Though for several years, sustainable and ethical apparel labels like Zady and Everlane have been taking the fashion world by storm, lingerie lines that are ethical or eco-friendly remained few and far between. Fortunately, designers are recognizing the importance of creating comfortable, beautiful underwear that is good for wearers, makers, and the environment alike.
To help you find underwear you can feel good about wearing, we’ve rounded up some of our favorite sustainable and ethical lingerie labels:
Knickey panties are made in Fair Trade certified factories out of certified GOTS organic cotton that’s free from toxins, carcinogens, and other harmful chemicals. Created by women for women, they have a subscription service, bundle packages, and a take-back and recycling program to properly dispose of your old pairs.
Anekdot is an upcycled brand. Don’t worry, you won’t be wearing someone else’s underwear. It means they source their materials from production leftovers, end of lines, off-cuts, deadstock and vintage trimmings, then design and handcraft these pretty underthings in Berlin.
This European brand caters to women with small breasts with gorgeous, flattering pieces made super-soft, Fair Trade-certified organic cotton, the yarn for which is spun, knitted, and dyed in Germany. The final sewing steps are done in a Fair Trade facility in Croatia. They use green electricity, and the shipping is taken care of by DHL GoGreen using second hand cardboard boxing and recyclable packaging. They also sell gorgeous mastectomy bras with prosthetic insert pockets.
Ayten Gasson carries classically-beautiful lingerie manufactured by small local production houses. The UK-based label takes its commitment to preserving the tradition of textile manufacturing seriously. For over a decade, the brand has sourced vintage lace trims from old lace mills in Nottingham and other laces from UK manufacturers. The company now also features a capsule collection of eco-friendly lingerie, which includes pieces made from organic silk and cruelty-free peace silk.
Best known for its bold yet elegant designs, Naja empowers marginalized women and supports the environment in numerous ways. Most of the employees in their garment factory are single mothers or female breadwinners. The women are provided with above-market wages, healthcare benefits, flexible work policies, and educational supplies for their children. Their Underwear for Hope program provides Colombian women with the opportunity to work from home and make lingerie wash bags, which are included in each Naja purchase. In addition, Naja has also demonstrated a commitment to protecting the environment. Their gorgeous eco-friendly bras are made from recycled water bottles, and they use digital printing to eliminate water waste.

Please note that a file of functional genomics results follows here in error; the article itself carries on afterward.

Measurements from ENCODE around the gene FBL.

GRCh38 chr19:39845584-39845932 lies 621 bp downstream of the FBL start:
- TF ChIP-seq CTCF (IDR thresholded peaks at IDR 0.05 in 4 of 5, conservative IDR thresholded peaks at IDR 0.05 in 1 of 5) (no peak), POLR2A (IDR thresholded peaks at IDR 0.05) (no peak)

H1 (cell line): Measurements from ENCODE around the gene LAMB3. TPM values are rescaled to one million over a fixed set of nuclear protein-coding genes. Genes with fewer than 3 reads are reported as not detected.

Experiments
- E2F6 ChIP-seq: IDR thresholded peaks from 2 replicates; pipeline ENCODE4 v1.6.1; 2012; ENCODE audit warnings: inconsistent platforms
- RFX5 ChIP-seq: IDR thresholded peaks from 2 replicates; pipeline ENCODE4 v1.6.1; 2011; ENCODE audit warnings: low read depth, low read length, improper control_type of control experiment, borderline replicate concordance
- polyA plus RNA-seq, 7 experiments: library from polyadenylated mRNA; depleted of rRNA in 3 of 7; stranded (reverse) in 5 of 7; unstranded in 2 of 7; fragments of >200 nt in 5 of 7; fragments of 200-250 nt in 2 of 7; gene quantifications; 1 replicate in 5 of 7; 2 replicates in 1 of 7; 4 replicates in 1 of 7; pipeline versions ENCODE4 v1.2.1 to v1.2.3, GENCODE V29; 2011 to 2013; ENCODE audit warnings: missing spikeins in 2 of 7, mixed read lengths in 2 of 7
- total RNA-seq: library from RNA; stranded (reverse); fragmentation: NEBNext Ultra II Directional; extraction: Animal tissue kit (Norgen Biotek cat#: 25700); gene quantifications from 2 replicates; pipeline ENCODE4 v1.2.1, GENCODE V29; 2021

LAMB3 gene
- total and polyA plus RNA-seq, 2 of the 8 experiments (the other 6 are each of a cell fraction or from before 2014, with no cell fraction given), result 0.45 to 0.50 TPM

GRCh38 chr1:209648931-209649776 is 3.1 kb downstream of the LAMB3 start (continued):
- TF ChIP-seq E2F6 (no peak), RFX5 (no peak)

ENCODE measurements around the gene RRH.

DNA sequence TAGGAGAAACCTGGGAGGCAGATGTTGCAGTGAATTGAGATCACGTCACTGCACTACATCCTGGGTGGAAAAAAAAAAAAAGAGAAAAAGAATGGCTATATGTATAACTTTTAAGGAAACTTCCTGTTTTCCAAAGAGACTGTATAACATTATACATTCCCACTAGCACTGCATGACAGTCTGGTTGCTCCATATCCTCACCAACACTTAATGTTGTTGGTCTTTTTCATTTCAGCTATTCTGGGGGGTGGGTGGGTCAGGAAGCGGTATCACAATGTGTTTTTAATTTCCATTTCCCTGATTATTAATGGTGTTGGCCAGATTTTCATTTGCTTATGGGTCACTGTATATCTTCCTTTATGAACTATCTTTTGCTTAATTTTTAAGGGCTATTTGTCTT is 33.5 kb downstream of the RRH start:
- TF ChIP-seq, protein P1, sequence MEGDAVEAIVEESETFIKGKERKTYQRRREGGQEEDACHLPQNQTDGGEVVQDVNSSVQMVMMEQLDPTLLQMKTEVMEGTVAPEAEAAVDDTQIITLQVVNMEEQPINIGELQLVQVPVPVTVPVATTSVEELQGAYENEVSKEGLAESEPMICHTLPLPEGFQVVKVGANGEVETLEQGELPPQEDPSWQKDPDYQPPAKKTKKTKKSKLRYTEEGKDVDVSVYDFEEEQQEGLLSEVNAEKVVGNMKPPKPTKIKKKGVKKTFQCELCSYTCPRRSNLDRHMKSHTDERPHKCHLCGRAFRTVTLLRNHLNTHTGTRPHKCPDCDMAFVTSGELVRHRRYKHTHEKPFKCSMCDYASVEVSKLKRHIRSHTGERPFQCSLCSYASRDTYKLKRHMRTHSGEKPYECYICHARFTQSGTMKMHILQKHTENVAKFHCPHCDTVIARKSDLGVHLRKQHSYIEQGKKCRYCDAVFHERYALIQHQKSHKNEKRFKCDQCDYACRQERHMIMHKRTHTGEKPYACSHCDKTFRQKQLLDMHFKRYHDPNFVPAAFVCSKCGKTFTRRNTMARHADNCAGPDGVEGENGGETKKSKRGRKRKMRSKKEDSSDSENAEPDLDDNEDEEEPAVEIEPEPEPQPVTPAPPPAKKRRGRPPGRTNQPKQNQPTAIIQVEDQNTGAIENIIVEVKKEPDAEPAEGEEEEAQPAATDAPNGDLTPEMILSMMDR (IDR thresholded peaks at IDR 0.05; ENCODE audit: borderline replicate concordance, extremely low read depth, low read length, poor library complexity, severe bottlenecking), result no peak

WAMA Underwear for men and women is made from sustainable, GOTS Certified hemp and organic cotton. There are a lot of great things about hemp: it’s naturally anti-bacterial, anti-microbial, odor-fighting, and super soft and breathable. And trust me: these undies are super comfortable! The WAMA team works transparently with certified factories in China and oversee production there in order to ensure ethical manufacturing is taking place.
This cult-favorite lingerie brand has been around since 1983, and is best known for comfortable, high-quality, and eye-catching pieces. For two generations, Cosabella has been a family business, and continues producing everything in Italy to this day. They take measures to ensure that their employees are treated well, and that the factories they work with adhere to Italy’s labor standards.
This ethical lingerie brand offers sleek, edgy intimates made by hand in NYC. They support local businesses by sourcing their materials from New York whenever possible. Their made-to-order laces come from small family-run mills in Italy and France. All garments are customizable and produced in house.
Founded in 1978, Only Hearts is a mainstay of New York’s sustainable fashion community. Owned and managed by a mother-daughter team, the label features a wide range of what its website calls “lifestyle lingerie,” including bras, bralettes, underwear, and loungewear. Most of their pieces are manufactured in the NYC Garment District. Since 2008, they’ve also offered a robust line of organic intimates using 100% organic Peruvian pima cotton, GOTS-approved pre-bleaches, and non-toxic dyes certified by the Ecological Association of Dyes and Organic Pigments Manufacturers.